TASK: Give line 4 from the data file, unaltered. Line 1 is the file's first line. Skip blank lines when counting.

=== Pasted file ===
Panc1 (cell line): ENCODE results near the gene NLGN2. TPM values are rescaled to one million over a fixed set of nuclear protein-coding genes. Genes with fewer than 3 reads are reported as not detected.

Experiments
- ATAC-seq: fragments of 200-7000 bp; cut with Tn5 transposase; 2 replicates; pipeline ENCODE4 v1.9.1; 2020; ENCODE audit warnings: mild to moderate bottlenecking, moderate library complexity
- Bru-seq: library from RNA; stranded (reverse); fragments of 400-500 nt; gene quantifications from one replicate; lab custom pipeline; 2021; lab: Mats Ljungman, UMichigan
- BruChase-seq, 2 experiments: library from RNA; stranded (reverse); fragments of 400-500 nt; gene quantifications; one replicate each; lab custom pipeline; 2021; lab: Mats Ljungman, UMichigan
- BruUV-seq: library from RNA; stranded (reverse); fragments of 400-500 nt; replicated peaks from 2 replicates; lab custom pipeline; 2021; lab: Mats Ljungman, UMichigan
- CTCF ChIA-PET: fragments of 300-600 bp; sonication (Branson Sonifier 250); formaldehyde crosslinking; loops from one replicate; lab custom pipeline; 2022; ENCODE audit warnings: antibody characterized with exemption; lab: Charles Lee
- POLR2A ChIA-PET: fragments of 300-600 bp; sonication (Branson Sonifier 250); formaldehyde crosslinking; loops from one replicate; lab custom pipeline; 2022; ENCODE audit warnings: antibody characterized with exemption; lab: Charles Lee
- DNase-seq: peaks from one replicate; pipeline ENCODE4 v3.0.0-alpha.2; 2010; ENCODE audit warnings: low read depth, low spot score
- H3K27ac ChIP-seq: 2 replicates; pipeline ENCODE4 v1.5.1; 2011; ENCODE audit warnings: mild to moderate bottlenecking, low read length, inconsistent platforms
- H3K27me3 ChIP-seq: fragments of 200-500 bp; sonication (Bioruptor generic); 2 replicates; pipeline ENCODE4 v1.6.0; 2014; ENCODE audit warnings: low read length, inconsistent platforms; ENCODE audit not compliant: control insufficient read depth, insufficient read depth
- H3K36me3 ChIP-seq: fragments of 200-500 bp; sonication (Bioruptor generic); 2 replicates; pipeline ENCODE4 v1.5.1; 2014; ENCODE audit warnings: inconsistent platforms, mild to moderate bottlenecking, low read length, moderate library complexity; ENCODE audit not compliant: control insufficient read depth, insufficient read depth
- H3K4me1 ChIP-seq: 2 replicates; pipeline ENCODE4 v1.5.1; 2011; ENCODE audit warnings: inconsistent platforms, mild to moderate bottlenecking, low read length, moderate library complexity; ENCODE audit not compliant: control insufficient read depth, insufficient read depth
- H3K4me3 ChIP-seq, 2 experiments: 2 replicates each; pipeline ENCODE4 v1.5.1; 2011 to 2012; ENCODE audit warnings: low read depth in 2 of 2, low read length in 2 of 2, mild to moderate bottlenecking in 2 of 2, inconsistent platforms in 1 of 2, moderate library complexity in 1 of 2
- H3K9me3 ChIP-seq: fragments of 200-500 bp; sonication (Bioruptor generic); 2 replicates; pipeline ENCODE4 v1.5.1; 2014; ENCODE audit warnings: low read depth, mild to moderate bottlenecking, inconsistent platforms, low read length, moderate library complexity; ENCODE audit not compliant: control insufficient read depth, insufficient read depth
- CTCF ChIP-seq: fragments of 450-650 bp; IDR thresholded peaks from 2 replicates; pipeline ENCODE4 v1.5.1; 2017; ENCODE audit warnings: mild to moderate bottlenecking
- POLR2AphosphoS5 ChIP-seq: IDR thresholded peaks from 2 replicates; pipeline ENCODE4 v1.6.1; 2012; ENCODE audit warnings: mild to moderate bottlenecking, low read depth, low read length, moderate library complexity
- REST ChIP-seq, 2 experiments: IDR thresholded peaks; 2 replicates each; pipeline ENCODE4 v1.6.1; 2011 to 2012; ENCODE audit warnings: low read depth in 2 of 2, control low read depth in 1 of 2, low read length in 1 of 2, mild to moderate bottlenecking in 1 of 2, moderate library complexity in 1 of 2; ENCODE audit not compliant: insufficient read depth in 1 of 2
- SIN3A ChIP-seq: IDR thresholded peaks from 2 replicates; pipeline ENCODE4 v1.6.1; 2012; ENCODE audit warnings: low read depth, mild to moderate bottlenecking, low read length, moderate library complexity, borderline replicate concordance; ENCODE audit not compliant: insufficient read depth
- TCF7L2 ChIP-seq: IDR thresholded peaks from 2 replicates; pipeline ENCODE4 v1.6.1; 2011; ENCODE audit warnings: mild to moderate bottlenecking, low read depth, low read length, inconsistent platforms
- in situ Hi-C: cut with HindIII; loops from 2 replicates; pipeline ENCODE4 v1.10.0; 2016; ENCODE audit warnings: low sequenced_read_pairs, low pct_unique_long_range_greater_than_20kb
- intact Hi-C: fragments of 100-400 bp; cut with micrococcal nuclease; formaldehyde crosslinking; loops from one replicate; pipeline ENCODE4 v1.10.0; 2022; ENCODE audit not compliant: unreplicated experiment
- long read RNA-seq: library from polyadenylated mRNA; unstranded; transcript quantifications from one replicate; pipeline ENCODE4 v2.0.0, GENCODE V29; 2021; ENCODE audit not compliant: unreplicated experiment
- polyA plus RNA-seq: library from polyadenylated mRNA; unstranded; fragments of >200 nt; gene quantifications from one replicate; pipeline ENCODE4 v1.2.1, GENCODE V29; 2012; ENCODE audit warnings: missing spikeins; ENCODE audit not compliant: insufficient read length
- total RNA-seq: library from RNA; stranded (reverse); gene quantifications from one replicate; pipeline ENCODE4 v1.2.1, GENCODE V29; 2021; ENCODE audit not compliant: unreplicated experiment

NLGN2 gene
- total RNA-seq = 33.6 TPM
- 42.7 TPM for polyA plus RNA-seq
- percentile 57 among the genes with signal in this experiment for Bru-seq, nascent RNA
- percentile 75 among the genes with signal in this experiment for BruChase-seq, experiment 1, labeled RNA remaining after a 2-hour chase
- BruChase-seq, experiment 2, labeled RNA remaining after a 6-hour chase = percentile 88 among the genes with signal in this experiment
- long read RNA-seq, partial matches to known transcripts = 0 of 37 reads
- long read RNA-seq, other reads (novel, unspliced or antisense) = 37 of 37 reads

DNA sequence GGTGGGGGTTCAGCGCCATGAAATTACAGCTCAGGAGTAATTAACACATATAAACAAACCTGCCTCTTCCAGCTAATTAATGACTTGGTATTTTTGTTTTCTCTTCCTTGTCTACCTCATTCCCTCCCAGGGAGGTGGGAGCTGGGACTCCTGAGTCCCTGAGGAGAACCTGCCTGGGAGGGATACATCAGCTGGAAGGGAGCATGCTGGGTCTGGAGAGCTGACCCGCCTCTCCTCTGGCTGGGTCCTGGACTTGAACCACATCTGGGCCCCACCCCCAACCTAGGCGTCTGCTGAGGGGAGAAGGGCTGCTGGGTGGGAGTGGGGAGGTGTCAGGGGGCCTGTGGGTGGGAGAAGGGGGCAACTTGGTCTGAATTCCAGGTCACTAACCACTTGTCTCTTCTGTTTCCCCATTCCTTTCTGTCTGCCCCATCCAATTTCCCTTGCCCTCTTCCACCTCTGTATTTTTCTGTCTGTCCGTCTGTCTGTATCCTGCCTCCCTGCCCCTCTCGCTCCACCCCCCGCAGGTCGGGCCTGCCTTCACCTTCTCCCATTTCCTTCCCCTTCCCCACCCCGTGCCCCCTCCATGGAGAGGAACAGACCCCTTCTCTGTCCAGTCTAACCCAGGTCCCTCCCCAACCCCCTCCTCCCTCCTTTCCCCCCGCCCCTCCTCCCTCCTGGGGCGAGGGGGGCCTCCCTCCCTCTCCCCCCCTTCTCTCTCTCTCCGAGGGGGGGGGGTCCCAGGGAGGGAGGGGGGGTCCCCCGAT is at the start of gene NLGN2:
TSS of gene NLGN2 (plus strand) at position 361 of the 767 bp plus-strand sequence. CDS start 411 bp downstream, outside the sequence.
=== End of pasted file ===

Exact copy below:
- Bru-seq: library from RNA; stranded (reverse); fragments of 400-500 nt; gene quantifications from one replicate; lab custom pipeline; 2021; lab: Mats Ljungman, UMichigan